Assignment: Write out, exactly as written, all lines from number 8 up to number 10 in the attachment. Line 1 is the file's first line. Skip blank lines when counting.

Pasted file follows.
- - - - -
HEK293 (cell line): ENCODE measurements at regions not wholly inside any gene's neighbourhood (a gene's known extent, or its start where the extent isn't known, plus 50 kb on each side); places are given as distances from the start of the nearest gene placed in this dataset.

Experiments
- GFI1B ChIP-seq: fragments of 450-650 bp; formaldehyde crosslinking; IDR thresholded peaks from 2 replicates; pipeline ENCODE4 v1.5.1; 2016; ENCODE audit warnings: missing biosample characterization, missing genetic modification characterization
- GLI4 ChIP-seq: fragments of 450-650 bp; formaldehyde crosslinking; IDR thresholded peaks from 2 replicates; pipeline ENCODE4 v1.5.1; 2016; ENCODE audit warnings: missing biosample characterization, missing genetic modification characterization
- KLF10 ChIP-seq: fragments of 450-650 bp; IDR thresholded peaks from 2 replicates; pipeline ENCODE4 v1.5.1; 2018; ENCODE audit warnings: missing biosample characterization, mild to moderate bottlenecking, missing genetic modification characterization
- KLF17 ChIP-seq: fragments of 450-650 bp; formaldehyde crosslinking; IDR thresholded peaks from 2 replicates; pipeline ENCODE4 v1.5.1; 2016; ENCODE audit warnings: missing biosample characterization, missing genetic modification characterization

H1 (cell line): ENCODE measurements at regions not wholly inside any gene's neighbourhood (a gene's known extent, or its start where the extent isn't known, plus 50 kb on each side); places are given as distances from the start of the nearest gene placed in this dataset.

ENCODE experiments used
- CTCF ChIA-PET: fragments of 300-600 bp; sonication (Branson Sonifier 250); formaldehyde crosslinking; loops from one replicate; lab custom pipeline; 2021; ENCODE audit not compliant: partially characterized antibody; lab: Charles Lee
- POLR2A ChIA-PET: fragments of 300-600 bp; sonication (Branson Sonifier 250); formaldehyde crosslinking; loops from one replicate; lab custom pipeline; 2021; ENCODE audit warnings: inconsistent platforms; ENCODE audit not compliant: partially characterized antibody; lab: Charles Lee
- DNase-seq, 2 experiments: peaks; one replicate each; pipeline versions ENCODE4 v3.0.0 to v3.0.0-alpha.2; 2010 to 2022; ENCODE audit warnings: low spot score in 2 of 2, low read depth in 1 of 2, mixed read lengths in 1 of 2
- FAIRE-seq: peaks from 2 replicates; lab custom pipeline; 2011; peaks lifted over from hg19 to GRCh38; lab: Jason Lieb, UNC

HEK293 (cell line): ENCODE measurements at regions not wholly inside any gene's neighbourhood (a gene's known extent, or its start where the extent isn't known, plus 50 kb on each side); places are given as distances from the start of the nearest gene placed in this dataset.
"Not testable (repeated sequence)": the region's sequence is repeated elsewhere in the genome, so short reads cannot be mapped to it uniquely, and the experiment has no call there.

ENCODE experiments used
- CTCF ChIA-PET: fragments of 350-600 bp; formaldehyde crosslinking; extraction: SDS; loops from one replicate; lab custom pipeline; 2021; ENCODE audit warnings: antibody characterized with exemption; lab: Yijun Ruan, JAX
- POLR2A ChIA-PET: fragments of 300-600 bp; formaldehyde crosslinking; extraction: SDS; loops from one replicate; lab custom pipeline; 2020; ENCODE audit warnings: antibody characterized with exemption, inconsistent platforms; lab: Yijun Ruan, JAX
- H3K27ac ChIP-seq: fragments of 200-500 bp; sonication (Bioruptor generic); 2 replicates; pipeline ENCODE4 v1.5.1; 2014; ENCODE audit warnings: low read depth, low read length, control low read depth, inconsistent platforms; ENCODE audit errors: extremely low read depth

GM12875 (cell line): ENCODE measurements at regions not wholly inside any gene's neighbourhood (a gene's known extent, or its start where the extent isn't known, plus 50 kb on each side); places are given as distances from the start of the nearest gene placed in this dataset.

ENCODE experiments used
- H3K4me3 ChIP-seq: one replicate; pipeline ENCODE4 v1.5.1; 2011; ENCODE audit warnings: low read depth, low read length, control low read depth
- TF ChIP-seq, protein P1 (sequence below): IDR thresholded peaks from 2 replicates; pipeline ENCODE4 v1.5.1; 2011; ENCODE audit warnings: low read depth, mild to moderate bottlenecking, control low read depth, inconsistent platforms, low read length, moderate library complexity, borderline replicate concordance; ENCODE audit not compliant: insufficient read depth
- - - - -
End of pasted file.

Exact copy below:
ENCODE experiments used
- CTCF ChIA-PET: fragments of 300-600 bp; sonication (Branson Sonifier 250); formaldehyde crosslinking; loops from one replicate; lab custom pipeline; 2021; ENCODE audit not compliant: partially characterized antibody; lab: Charles Lee
- POLR2A ChIA-PET: fragments of 300-600 bp; sonication (Branson Sonifier 250); formaldehyde crosslinking; loops from one replicate; lab custom pipeline; 2021; ENCODE audit warnings: inconsistent platforms; ENCODE audit not compliant: partially characterized antibody; lab: Charles Lee